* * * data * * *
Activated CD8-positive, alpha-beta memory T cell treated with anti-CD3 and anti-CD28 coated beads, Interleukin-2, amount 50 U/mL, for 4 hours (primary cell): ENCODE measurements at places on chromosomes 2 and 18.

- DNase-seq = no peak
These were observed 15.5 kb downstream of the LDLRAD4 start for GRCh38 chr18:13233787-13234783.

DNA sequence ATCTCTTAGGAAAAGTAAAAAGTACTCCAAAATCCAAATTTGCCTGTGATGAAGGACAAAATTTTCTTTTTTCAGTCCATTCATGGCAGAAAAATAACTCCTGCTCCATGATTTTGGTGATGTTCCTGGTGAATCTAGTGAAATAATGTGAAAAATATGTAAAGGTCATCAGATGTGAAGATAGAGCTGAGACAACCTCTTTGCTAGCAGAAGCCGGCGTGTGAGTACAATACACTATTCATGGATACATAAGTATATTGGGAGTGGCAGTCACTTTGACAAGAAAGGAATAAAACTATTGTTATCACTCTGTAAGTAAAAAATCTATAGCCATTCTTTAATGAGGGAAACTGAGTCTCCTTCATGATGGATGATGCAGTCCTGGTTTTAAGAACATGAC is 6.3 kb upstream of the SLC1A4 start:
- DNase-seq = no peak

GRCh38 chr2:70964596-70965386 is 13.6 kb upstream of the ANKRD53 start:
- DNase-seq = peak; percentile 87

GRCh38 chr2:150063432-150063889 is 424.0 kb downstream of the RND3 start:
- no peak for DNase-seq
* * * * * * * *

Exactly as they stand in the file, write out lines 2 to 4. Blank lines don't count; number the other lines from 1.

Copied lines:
- DNase-seq = no peak
These were observed 15.5 kb downstream of the LDLRAD4 start for GRCh38 chr18:13233787-13234783.

DNA sequence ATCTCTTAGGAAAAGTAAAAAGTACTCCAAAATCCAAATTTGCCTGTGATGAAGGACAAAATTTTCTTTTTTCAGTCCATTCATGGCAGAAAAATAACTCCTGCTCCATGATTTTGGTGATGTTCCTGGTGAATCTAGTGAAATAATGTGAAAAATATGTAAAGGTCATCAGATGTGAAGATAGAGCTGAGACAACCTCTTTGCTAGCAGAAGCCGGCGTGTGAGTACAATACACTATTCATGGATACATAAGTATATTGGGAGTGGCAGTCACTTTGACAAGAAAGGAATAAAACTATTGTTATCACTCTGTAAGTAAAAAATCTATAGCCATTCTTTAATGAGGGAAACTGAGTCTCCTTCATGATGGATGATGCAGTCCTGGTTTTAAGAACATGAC is 6.3 kb upstream of the SLC1A4 start: